Ishizuka believed that the key to good health was the relationship between potassium and sodium. Health is maintained when these two elements are in good balance. If there is not a good balance, then one will become ill. Ishizuka believed the best way to maintain this balance was through a cereal based diet.
Ishizuka, along with his disciples, founded the Food Cure Society in 1908 to advance his ideas. After his death in 1910, society members, including Manabu Nishihata, a physician and social activist, carried on the work.
Yukikazu Sakurazawa, also known as George Ohsawa, joined the Food Cure Society in 1919. In 1923, after the destruction of his company in an earthquake, Ohsawa joined the staff of the society full time to disseminate its ideas. Mr. Ohsawa wrote many books for the society including a biography of Ishizuka. Ohsawa's most important contribution to the philosophy of macrobiotics was the incorporation of the concepts of Yin and Yang into macrobiotics.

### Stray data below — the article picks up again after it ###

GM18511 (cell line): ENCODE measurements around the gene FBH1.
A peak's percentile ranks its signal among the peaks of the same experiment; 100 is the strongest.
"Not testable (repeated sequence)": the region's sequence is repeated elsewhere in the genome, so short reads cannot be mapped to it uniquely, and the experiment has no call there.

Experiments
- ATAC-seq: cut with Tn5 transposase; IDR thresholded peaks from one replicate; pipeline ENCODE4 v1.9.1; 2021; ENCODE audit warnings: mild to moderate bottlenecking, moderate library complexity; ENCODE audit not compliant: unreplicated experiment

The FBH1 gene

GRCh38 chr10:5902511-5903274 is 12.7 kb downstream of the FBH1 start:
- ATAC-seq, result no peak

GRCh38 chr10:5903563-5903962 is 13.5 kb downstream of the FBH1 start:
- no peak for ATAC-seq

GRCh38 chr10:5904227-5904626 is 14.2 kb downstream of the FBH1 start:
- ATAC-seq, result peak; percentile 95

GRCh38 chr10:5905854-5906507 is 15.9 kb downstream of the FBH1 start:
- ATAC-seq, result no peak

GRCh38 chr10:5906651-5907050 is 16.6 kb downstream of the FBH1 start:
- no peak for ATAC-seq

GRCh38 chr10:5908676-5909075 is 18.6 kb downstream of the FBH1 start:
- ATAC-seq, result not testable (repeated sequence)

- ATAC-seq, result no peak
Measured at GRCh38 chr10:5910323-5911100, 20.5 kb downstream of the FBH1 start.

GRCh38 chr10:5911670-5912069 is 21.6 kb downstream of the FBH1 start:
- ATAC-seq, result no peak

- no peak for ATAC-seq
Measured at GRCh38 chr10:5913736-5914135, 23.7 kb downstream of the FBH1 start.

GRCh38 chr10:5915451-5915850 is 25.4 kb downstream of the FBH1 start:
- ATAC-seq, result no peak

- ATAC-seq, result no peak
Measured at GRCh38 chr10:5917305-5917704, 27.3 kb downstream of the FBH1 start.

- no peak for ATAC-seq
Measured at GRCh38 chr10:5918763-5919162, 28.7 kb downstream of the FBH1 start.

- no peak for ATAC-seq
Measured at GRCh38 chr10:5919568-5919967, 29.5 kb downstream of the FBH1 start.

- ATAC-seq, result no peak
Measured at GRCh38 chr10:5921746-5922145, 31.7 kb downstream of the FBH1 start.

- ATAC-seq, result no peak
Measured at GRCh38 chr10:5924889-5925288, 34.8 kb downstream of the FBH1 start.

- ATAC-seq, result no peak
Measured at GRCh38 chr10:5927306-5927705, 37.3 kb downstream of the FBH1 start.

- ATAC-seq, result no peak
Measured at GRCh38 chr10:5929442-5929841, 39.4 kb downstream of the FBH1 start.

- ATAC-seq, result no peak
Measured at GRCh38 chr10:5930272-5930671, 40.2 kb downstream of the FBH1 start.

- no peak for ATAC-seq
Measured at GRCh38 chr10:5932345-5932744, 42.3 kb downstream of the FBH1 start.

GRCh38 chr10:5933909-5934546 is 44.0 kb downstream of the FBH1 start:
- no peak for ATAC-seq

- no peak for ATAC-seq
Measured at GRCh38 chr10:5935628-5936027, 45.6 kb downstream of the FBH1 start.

In the 1930s Ohsawa traveled as a representative of the society across Europe to spread the philosophy of macrobiotics. After disagreements with the leadership of the society, Ohsawa left the organization in 1939 to start his own group.
Following his release from prison during World War II for his peace efforts, Ohsawa established macrobiotic teaching centers in Yokohama and Tokyo. It was at this point that Ohsawa met Michio Kushi.
Michio Kushi was born in Kokawa, Wakayama-Ken, Japan, on May 17, 1926. While a student at Tokyo University, he became involved with the World Federalist Movement (WFM), an American organization working for world peace. It was through the WFM that Kushi met George Ohsawa. Kushi studied under Ohsawa for one year and then moved to New York City in 1949 to study political science at Columbia University.